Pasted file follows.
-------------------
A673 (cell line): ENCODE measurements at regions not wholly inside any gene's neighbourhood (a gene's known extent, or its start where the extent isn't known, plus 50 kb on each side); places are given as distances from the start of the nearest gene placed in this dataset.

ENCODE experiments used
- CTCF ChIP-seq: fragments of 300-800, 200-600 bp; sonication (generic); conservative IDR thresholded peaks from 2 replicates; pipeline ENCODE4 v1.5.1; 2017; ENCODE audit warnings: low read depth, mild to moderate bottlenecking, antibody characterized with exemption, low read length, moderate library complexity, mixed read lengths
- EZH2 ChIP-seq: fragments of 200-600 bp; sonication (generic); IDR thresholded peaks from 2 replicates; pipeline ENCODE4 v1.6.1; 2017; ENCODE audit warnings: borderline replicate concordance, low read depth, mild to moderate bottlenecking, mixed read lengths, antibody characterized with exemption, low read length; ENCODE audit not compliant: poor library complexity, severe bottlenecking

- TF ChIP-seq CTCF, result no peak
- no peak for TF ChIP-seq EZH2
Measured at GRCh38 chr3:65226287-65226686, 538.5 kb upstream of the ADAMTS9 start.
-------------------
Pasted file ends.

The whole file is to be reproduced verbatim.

A673 (cell line): ENCODE measurements at regions not wholly inside any gene's neighbourhood (a gene's known extent, or its start where the extent isn't known, plus 50 kb on each side); places are given as distances from the start of the nearest gene placed in this dataset.

ENCODE experiments used
- CTCF ChIP-seq: fragments of 300-800, 200-600 bp; sonication (generic); conservative IDR thresholded peaks from 2 replicates; pipeline ENCODE4 v1.5.1; 2017; ENCODE audit warnings: low read depth, mild to moderate bottlenecking, antibody characterized with exemption, low read length, moderate library complexity, mixed read lengths
- EZH2 ChIP-seq: fragments of 200-600 bp; sonication (generic); IDR thresholded peaks from 2 replicates; pipeline ENCODE4 v1.6.1; 2017; ENCODE audit warnings: borderline replicate concordance, low read depth, mild to moderate bottlenecking, mixed read lengths, antibody characterized with exemption, low read length; ENCODE audit not compliant: poor library complexity, severe bottlenecking

- TF ChIP-seq CTCF, result no peak
- no peak for TF ChIP-seq EZH2
Measured at GRCh38 chr3:65226287-65226686, 538.5 kb upstream of the ADAMTS9 start.